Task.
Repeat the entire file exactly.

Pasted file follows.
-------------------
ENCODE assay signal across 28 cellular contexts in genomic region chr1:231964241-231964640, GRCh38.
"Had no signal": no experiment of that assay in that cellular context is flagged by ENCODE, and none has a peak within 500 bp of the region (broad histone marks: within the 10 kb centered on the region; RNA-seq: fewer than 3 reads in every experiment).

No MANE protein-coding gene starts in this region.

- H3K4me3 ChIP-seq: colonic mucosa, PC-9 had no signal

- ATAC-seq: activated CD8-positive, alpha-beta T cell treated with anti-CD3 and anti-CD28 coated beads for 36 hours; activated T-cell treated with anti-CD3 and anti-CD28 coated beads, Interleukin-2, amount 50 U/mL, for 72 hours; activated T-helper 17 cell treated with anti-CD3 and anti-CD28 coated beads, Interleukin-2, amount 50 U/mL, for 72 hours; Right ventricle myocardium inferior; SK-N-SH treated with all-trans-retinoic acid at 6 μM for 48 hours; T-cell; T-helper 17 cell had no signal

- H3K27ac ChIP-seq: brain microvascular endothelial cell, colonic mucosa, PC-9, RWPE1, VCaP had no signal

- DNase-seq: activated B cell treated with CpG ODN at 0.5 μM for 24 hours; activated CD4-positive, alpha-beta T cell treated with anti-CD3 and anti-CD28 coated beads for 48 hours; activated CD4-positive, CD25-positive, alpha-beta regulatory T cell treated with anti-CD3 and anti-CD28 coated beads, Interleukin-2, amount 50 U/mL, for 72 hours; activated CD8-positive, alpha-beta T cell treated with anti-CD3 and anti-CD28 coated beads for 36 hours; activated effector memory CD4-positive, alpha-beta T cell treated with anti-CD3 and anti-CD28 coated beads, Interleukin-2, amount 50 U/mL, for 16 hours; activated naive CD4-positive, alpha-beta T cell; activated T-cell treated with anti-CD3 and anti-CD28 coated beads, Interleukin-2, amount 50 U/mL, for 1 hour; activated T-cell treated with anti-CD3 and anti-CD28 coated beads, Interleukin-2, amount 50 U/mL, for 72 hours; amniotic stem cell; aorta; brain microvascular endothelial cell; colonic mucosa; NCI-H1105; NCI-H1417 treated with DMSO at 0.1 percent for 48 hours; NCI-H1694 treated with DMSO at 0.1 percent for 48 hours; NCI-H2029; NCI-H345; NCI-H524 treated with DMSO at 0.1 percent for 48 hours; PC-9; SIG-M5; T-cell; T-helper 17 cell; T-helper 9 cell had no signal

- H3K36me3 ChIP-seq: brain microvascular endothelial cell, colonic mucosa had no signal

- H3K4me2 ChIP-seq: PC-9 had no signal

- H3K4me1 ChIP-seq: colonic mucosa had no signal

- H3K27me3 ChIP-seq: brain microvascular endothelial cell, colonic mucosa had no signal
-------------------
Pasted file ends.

ENCODE assay signal across 28 cellular contexts in genomic region chr1:231964241-231964640, GRCh38.
"Had no signal": no experiment of that assay in that cellular context is flagged by ENCODE, and none has a peak within 500 bp of the region (broad histone marks: within the 10 kb centered on the region; RNA-seq: fewer than 3 reads in every experiment).

No MANE protein-coding gene starts in this region.

- H3K4me3 ChIP-seq: colonic mucosa, PC-9 had no signal

- ATAC-seq: activated CD8-positive, alpha-beta T cell treated with anti-CD3 and anti-CD28 coated beads for 36 hours; activated T-cell treated with anti-CD3 and anti-CD28 coated beads, Interleukin-2, amount 50 U/mL, for 72 hours; activated T-helper 17 cell treated with anti-CD3 and anti-CD28 coated beads, Interleukin-2, amount 50 U/mL, for 72 hours; Right ventricle myocardium inferior; SK-N-SH treated with all-trans-retinoic acid at 6 μM for 48 hours; T-cell; T-helper 17 cell had no signal

- H3K27ac ChIP-seq: brain microvascular endothelial cell, colonic mucosa, PC-9, RWPE1, VCaP had no signal

- DNase-seq: activated B cell treated with CpG ODN at 0.5 μM for 24 hours; activated CD4-positive, alpha-beta T cell treated with anti-CD3 and anti-CD28 coated beads for 48 hours; activated CD4-positive, CD25-positive, alpha-beta regulatory T cell treated with anti-CD3 and anti-CD28 coated beads, Interleukin-2, amount 50 U/mL, for 72 hours; activated CD8-positive, alpha-beta T cell treated with anti-CD3 and anti-CD28 coated beads for 36 hours; activated effector memory CD4-positive, alpha-beta T cell treated with anti-CD3 and anti-CD28 coated beads, Interleukin-2, amount 50 U/mL, for 16 hours; activated naive CD4-positive, alpha-beta T cell; activated T-cell treated with anti-CD3 and anti-CD28 coated beads, Interleukin-2, amount 50 U/mL, for 1 hour; activated T-cell treated with anti-CD3 and anti-CD28 coated beads, Interleukin-2, amount 50 U/mL, for 72 hours; amniotic stem cell; aorta; brain microvascular endothelial cell; colonic mucosa; NCI-H1105; NCI-H1417 treated with DMSO at 0.1 percent for 48 hours; NCI-H1694 treated with DMSO at 0.1 percent for 48 hours; NCI-H2029; NCI-H345; NCI-H524 treated with DMSO at 0.1 percent for 48 hours; PC-9; SIG-M5; T-cell; T-helper 17 cell; T-helper 9 cell had no signal

- H3K36me3 ChIP-seq: brain microvascular endothelial cell, colonic mucosa had no signal

- H3K4me2 ChIP-seq: PC-9 had no signal

- H3K4me1 ChIP-seq: colonic mucosa had no signal

- H3K27me3 ChIP-seq: brain microvascular endothelial cell, colonic mucosa had no signal